The claim
“Piers Morgan – now a celebrity anchor on CNN – said openly in his book, which, clearly, was published before this controversy broke, that he had hacked phones. He said that he won scoop of the year for a story about Ulrika Jonsson and Sven-Goran Eriksson. He actually gave a tutorial in how one accesses voicemail by punching in a set default code. Clearly, from the account that he gives, he did it routinely as editor of the Daily Mirror.”
Louise Mensch MP, Culture Select Committee hearing on phone hacking, 19 July 2011

The background

A smiling Louise Mensch leant into CNN‘s camera last night to tell Piers Morgan she was “perfectly content with everything (she) said in the Select Committee, without the need for review”.

It was the taunting end to an extraordinary, heated exchange, which saw Morgan battling potentially career-crucifying comments.

Piers Morgan said: “As she may now be aware, she came out with an absolute blatant lie in the proceedings…what she did today was a deliberate and outrageous attempt to smear my name, CNN’s name, The Daily Mirror’s name and I think her now to have the breathtaking gall to just sit here calmly…”

But Mensch (pictured, right) said:  “I feel no need to apologise”.

During the hearing, Mensch said Morgan was “very open about his personal use of phone hacking” in his book. She claimed he boasted about using the little trick to win Scoop of the Year in 2003 and that it was this casual attitude that “was part of the general culture of corruption in the British tabloid press”.

It’s not the first time that MPs have thrown the net wider than the News of the World in this scandal, but do the other red tops deserve this flak? And is Mensch right about Morgan, or is it a smear?

The analysis

FactCheck has dug out a copy of The Insider – which was first published in 2004.  According to Morgan’s entry on 18 April 2002, the Scoop of the Year – the affair between England manager Sven Goran Eriksson and Ulrika Jonsson – was brought to him by his “new news supremo” Richard Wallace (current editor of The Mirror).

Morgan says he put a call in to Jonsson’s agent Melanie Cantor, who coughed up after he “put it to her straight”, but other than that he offers no details on how Wallace got the story.

Yet, continuing to take his book at face value, Morgan had known about the practice of phone hacking for more than a year. He does mention phone hacking, albeit just once, in his book – on January 26, 2001 (pictured below).

He explained he was mystified as to how a story hit the press about him being investigated by the Department of Trade and Industry over insider trading.

He wrote: “But someone suggested today that people might be listening to my mobile phone messages. Apparently, if you don’t change the security code that every phone comes with then anyone can call your number and, if you don’t answer, tap in the four digit code to hear all your messages. I’ll change mine just in case but it makes me wonder how many public figures and celebrities are aware of this little trick.”

So yes, Mensch is right that he gives his readers a tutorial in phone hacking, but this is quite blatantly not an open admission from Morgan that he hacked phones, routinely or at all.

It does however prove he was aware of it. And if he knew, how many others did?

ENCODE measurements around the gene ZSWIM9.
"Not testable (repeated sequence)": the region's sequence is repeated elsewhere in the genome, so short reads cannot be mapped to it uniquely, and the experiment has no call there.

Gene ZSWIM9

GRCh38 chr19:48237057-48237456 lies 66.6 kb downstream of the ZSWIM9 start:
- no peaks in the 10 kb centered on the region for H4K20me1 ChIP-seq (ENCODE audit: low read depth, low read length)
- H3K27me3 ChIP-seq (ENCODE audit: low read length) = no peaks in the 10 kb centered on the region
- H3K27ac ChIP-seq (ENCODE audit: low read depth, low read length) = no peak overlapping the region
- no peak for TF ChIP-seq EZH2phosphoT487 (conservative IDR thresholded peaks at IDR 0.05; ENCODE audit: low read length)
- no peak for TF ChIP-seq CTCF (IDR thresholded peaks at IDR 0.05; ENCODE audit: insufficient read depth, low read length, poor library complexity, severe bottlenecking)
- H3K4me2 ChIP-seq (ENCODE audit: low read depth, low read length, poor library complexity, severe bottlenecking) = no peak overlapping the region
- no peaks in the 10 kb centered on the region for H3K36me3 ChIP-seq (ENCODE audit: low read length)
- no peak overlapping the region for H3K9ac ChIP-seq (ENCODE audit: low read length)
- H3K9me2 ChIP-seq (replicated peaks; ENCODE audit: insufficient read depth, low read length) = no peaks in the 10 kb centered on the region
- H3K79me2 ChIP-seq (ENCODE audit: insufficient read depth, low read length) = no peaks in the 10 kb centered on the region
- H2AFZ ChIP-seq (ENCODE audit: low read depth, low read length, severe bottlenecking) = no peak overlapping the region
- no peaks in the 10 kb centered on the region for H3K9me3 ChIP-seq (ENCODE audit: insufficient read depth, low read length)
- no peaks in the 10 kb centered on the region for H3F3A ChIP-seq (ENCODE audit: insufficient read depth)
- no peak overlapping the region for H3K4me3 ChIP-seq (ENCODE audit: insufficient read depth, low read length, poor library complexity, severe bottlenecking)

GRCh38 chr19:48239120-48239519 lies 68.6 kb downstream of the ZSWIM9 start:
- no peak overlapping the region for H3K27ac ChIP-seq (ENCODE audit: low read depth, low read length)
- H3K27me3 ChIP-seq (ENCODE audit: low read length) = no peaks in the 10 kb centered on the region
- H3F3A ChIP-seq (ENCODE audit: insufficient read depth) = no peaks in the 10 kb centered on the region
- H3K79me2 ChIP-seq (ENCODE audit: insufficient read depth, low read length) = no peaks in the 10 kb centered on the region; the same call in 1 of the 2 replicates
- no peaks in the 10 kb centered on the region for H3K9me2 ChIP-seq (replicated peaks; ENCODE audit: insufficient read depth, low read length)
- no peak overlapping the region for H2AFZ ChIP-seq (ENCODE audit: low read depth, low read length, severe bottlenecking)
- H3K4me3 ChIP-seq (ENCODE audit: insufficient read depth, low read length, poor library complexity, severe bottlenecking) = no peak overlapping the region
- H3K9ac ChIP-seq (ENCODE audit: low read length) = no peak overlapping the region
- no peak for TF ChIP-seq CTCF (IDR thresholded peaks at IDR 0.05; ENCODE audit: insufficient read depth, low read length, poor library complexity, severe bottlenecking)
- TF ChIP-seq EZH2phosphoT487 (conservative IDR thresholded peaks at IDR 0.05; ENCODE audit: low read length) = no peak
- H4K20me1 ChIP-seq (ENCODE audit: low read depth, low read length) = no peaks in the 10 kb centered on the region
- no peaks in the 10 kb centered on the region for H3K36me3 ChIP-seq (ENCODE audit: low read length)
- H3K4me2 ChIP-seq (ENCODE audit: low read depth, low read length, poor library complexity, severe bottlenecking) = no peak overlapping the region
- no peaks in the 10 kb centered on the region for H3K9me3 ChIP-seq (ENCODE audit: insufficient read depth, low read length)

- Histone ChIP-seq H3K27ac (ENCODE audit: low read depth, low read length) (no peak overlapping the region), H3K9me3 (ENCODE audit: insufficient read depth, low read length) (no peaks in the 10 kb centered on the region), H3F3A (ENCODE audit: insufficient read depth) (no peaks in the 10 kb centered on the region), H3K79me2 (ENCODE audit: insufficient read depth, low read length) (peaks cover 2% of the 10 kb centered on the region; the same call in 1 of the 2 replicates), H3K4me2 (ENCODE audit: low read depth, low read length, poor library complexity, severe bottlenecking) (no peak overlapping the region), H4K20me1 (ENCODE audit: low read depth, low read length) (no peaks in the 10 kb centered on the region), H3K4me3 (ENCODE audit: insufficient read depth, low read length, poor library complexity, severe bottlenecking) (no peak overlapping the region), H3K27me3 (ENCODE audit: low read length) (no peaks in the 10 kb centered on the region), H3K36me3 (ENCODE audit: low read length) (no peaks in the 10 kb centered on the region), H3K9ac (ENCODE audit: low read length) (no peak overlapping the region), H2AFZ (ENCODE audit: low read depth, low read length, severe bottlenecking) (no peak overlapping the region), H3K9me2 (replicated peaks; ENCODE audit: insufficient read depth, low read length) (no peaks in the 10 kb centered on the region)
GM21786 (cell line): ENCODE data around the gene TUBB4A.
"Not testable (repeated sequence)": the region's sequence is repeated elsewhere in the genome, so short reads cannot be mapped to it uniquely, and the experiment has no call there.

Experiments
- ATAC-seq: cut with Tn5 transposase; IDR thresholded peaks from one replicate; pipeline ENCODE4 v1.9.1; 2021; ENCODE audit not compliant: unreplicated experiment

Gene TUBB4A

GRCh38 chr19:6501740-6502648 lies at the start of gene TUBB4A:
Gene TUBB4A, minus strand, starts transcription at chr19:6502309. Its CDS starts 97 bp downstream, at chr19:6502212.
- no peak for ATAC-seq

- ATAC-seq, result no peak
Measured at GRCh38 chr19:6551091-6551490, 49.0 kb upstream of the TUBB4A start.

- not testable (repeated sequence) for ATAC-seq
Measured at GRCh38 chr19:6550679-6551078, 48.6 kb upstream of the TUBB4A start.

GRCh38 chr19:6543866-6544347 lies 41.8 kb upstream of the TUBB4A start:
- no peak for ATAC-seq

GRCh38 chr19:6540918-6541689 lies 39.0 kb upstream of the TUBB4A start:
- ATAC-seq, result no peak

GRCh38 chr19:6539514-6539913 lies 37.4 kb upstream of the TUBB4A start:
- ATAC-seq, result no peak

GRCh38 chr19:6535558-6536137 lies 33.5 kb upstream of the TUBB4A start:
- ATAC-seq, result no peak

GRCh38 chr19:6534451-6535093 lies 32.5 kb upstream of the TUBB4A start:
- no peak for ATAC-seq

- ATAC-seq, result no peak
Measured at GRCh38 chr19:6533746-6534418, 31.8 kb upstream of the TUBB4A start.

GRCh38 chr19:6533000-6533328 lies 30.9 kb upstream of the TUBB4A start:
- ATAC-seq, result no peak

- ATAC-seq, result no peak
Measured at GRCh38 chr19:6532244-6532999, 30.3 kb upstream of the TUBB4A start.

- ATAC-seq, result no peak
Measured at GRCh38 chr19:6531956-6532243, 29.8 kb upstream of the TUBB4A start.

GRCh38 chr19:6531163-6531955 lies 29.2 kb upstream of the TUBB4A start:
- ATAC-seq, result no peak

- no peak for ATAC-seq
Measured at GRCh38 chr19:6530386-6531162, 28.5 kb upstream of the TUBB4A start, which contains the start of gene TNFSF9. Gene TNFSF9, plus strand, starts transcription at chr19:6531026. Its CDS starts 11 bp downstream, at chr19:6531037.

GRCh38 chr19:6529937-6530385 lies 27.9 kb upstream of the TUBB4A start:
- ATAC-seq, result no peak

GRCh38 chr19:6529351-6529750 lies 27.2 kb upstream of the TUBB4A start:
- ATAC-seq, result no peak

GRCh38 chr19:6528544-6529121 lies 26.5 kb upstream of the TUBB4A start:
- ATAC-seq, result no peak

This is what Mensch wanted to know, when she put it to James Murdoch that everyone was at it.

Mensch based her argument on the findings of Operation Motorman, the original investigation into private eye Steve Whittamore, who was convicted of passing information obtained from the police national database to newspapers.

In 2006, an overview of the Operation – What Price Privacy Now? – the Information Commissioner’s Office (ICO), listed the publications whose journalists were “customers” of Whittamore.

Daily Mail journalists topped the list, with 58 journalists identified as dealing with Whittamore on 952 different occasions. Tot up all the titles however, and Trinity Mirror trumps the Daily Mail and General Trust (DMGT) – with 1,692 dealings with Whittamore. Of the 305 journalists involved in the case, 117 worked for Trinity Mirror titles and 98 for the DMGT.

The Press Complaints Commission, which has been described by Lib Dem MP Adrian Sanders as a “fishnet condom” for complaints, told FactCheck that to date it has received just one official complaint over phone hacking, and that was dropped.

Mr Sanders told the Commons earlier this month: “We need to extend this beyond News International. Operation Motorman highlighted that it was the Daily Mail that was the most prolific in the trade of illicit personal information, while the Mirror under the auspices of Piers Morgan is suspected for example of using voicemail interception to reveal Sven Goran Eriksson’s affair with Ulrika Jonsson.”

The verdict

Piers Morgan is big enough and ugly enough to fight his own battles. But in the absence of any confession to phone hacking in his book, FactCheck can’t let Louise Mensch skip off into the sunset with her cloak of parliamentary privilege flapping in Morgan’s face.

Under parliamentary privilege, MPs have the right to say whatever they like in the House and they can’t be sued for libel for doing so.

But will she say it without that protection? Mensch has refused. Instead she refers America’s journalists to what she said in the Select Committee.

Perhaps they’ll get past her whoppers about Morgan’s book and pick up on her wider point: sniffing out corruption beyond News International’s gates.

Could this trail lead to The Mirror? Trinity Mirror says its position is clear: “Our journalists work within the criminal law and the PCC code of conduct”.

Yet David Cameron himself said in the Commons today: “I wouldn’t be surprised if the Mirror has to answer questions soon”.

By Emma Thelwell